Tuesday, November 1, 2016

autumn meditation #4

autumn meditation #4

I’ve heard it said Chang’an is like a weiqi board;
the events of the past hundred years: grief beyond bearing—

the mansions of princes and nobles all have new masters;
civilian and soldiers’ attire: different than in the past—

due north in border passes, gongs and drums resound;
westward, carts and horses speed feathered dispatches—

fish and dragons are silent: the autumn river runs cold;
the homeland at peace: alive in my reflections

Jack Hayes
© 2016
based on Du Fu:
秋興八首 (四)
qiū xìng bā shŏu (sì)

Line 1: Every English translation I’ve seen insists on translating 弈棋yìqí as “chess.” But he clearly means what is now known in China as 圍棋 wéiqí, which is better known in the west by the romanized version of its Japanese name, Go. Per Wikipedia: “The first reference to chess, called Xiang Qi, in China comes in the xuán guaì lù (玄怪录, record of the mysterious and strange) dating to about 800.” Du Fu’s poem dates to 766. On the other hand, again per Wikipedia, “The game [go] originated and was invented in ancient China more than 5,500 years ago, and is still the oldest board game continuously played today. It was considered one of the four essential arts of the cultured aristocratic Chinese scholar caste in antiquity.” Benn’s China’s Golden Age makes a point of how popular go/weiqi was during the Tang dynasty.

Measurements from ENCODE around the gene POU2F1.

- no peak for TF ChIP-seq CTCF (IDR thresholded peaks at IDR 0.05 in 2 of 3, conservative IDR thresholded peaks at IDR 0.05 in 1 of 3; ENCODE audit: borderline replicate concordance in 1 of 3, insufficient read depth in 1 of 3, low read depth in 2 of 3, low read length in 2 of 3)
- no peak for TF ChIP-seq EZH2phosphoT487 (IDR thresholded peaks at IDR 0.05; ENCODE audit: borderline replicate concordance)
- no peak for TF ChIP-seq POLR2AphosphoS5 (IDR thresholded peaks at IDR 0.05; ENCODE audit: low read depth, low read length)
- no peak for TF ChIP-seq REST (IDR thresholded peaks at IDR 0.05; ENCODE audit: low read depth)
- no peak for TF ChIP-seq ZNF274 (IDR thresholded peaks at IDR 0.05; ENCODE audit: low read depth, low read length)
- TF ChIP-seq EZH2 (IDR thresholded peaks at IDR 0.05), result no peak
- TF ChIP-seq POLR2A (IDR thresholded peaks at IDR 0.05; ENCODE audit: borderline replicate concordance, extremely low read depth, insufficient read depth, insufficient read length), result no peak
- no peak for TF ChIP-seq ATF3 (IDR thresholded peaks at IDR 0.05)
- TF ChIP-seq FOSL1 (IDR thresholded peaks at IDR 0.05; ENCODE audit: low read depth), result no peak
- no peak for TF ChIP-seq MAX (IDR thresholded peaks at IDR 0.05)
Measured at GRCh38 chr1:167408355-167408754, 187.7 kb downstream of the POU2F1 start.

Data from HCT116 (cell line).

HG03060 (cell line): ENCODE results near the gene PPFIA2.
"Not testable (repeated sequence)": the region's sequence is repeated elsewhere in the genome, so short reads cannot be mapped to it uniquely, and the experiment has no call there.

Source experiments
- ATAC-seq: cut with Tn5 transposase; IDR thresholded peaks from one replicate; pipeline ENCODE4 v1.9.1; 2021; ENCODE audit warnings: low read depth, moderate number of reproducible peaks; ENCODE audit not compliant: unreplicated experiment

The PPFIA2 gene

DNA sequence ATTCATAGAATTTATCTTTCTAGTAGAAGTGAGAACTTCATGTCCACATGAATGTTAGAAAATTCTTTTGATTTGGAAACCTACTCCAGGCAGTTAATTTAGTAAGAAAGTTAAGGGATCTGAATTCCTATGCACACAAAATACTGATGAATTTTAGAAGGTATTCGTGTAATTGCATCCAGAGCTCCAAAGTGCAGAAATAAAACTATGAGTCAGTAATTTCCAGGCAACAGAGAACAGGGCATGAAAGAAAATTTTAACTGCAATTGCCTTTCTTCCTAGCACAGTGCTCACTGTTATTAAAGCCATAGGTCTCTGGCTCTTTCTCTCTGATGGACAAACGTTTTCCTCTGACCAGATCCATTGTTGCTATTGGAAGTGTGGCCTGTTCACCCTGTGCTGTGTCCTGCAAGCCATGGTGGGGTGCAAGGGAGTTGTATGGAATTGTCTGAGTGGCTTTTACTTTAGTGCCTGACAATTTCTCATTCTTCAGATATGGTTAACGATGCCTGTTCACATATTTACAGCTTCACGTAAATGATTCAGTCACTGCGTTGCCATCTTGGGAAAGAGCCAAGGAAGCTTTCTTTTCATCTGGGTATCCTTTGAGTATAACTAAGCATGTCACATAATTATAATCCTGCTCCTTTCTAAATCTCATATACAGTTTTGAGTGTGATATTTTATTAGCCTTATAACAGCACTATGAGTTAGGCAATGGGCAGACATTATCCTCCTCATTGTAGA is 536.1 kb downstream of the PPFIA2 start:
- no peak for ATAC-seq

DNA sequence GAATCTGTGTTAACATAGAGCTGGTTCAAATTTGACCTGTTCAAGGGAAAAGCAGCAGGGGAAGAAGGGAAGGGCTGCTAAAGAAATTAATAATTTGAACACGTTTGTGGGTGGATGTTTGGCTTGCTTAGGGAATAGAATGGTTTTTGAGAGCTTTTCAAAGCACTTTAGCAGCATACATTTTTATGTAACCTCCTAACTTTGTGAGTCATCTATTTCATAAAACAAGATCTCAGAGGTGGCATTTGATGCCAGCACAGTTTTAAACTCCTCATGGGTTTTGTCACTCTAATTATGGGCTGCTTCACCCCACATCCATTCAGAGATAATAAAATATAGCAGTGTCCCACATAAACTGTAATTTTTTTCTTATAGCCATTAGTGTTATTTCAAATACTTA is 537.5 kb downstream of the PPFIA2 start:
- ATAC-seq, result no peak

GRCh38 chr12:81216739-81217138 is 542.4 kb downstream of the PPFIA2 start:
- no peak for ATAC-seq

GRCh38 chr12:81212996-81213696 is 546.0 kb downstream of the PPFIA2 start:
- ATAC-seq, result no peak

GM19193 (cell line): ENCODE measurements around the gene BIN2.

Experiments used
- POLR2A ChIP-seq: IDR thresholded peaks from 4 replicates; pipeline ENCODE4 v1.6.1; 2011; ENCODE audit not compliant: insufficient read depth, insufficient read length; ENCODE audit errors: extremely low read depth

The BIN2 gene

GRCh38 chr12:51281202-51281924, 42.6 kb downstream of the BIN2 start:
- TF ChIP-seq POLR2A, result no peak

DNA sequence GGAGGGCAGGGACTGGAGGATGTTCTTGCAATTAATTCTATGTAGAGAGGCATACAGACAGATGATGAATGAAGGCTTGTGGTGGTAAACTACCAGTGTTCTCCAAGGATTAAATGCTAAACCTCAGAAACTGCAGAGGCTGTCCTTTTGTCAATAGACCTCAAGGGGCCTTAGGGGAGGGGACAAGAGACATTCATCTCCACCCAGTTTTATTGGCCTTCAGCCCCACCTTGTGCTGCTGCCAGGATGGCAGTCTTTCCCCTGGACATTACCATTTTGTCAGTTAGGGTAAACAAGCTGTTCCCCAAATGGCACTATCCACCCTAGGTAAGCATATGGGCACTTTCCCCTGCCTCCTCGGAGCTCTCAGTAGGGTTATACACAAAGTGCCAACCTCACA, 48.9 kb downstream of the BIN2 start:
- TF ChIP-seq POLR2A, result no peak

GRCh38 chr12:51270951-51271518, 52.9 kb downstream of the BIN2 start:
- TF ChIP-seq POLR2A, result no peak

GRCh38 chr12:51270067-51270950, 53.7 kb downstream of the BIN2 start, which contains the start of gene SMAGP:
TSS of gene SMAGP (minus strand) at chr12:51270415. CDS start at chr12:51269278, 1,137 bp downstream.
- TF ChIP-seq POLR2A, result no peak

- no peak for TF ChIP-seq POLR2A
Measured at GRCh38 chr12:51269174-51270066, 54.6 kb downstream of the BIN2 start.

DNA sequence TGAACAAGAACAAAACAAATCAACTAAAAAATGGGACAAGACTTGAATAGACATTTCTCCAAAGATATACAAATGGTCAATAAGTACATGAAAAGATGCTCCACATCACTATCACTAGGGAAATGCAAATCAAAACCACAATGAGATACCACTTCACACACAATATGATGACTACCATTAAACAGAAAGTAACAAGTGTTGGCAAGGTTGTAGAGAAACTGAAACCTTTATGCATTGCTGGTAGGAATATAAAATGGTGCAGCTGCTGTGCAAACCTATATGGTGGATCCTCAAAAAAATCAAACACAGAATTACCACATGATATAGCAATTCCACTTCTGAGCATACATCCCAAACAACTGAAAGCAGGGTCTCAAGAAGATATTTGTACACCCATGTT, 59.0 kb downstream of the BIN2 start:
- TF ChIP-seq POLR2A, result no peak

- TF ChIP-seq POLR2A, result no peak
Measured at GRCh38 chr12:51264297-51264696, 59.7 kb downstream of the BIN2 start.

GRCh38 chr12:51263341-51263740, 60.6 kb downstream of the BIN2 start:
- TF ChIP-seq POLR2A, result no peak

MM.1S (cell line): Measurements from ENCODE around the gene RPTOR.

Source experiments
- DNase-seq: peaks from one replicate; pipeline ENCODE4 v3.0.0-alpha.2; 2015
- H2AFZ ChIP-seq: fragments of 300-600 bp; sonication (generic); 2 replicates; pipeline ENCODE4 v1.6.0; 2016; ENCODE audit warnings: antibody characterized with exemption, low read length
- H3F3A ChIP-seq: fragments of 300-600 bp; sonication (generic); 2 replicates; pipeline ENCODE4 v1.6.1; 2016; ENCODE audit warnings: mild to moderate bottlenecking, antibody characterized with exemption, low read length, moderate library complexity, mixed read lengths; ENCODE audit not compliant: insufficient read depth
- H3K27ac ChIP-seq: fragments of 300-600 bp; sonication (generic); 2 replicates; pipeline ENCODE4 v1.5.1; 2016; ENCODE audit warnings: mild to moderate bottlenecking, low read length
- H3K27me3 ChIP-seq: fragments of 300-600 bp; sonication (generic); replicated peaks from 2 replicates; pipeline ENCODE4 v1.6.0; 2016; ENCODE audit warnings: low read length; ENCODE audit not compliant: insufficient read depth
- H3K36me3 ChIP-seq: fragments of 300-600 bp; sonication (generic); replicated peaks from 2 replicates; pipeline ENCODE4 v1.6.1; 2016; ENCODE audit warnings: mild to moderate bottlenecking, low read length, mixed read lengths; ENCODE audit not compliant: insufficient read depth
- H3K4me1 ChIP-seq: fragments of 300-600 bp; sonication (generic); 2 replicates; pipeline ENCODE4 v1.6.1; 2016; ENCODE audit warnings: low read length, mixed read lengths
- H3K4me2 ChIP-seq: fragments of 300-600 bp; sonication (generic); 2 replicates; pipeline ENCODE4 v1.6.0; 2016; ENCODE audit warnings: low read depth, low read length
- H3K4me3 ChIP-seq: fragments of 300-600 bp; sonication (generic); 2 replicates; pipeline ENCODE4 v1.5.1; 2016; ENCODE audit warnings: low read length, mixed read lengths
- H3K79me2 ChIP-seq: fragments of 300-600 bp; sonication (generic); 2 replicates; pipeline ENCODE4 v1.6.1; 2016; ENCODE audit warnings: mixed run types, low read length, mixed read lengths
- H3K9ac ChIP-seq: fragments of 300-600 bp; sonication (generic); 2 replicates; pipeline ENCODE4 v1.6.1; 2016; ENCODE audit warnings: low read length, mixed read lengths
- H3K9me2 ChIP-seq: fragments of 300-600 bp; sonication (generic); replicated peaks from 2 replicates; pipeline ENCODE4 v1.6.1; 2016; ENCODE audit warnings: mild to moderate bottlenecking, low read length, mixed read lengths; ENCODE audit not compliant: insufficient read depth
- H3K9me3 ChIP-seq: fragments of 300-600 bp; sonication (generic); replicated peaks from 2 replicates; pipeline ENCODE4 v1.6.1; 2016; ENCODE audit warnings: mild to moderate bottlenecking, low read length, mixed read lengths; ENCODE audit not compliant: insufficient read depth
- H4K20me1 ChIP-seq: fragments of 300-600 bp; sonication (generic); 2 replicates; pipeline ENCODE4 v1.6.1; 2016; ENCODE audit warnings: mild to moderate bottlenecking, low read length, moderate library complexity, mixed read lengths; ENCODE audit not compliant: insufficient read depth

As always, grateful acknowledgement to Sheila Graham-Smith for her research & editing, as well as to such major Du Fu translators as Stephen Owen, Burton Watson, William Hung, & David Hinton for their scholarship.

Image links to its source on Wiki Commons:
“Woman Playing Go”: Anonymous - Color on silk. Tang Dynasty.
Unearthed at the Astana Graves in 1972 from the tomb number 187.
Public domain.


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